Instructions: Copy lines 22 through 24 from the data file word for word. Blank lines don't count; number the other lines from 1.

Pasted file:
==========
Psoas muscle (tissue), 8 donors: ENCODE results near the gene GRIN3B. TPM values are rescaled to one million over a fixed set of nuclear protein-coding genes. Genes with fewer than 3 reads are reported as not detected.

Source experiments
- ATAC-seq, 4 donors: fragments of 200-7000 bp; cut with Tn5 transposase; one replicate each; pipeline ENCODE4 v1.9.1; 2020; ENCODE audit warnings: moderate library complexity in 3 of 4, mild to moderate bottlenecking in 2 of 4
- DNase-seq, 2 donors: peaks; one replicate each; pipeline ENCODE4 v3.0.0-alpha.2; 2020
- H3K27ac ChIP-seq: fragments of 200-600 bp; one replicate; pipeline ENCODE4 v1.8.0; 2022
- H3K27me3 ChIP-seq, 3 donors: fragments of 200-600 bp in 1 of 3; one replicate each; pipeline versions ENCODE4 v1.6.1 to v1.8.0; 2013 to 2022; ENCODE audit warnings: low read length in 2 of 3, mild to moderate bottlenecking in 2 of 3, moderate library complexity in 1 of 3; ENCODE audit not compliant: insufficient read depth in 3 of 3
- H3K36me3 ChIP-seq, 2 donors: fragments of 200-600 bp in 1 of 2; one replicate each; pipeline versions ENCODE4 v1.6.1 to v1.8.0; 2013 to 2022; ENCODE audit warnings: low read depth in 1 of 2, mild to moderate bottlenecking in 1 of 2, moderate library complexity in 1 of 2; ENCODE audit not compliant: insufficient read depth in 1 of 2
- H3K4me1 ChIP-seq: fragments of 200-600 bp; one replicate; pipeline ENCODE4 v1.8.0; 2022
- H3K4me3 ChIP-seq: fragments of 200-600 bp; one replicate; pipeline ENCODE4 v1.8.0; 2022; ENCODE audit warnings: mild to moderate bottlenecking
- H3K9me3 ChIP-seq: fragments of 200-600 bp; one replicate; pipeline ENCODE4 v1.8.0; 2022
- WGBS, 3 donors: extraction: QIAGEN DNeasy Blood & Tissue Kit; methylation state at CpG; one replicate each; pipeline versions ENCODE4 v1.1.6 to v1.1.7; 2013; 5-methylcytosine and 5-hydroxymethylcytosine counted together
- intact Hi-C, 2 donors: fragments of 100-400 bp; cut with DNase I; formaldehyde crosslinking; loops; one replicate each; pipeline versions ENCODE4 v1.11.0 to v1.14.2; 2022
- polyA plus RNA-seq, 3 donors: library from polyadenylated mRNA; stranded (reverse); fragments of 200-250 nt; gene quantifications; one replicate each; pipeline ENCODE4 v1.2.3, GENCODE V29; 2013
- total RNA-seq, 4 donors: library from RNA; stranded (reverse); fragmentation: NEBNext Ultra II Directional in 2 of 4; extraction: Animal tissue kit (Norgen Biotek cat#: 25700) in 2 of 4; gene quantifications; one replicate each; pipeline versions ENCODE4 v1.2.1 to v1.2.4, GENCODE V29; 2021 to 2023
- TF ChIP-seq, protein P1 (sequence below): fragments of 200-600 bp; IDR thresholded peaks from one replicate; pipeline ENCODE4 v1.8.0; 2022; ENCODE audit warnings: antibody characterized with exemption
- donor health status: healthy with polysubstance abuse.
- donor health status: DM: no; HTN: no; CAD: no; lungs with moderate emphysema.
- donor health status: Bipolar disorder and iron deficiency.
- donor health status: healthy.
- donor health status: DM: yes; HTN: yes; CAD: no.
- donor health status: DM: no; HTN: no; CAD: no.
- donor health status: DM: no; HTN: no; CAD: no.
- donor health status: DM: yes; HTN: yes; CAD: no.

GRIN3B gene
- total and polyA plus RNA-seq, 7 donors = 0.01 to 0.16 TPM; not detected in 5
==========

- donor health status: DM: no; HTN: no; CAD: no.
- donor health status: DM: yes; HTN: yes; CAD: no.

GRIN3B gene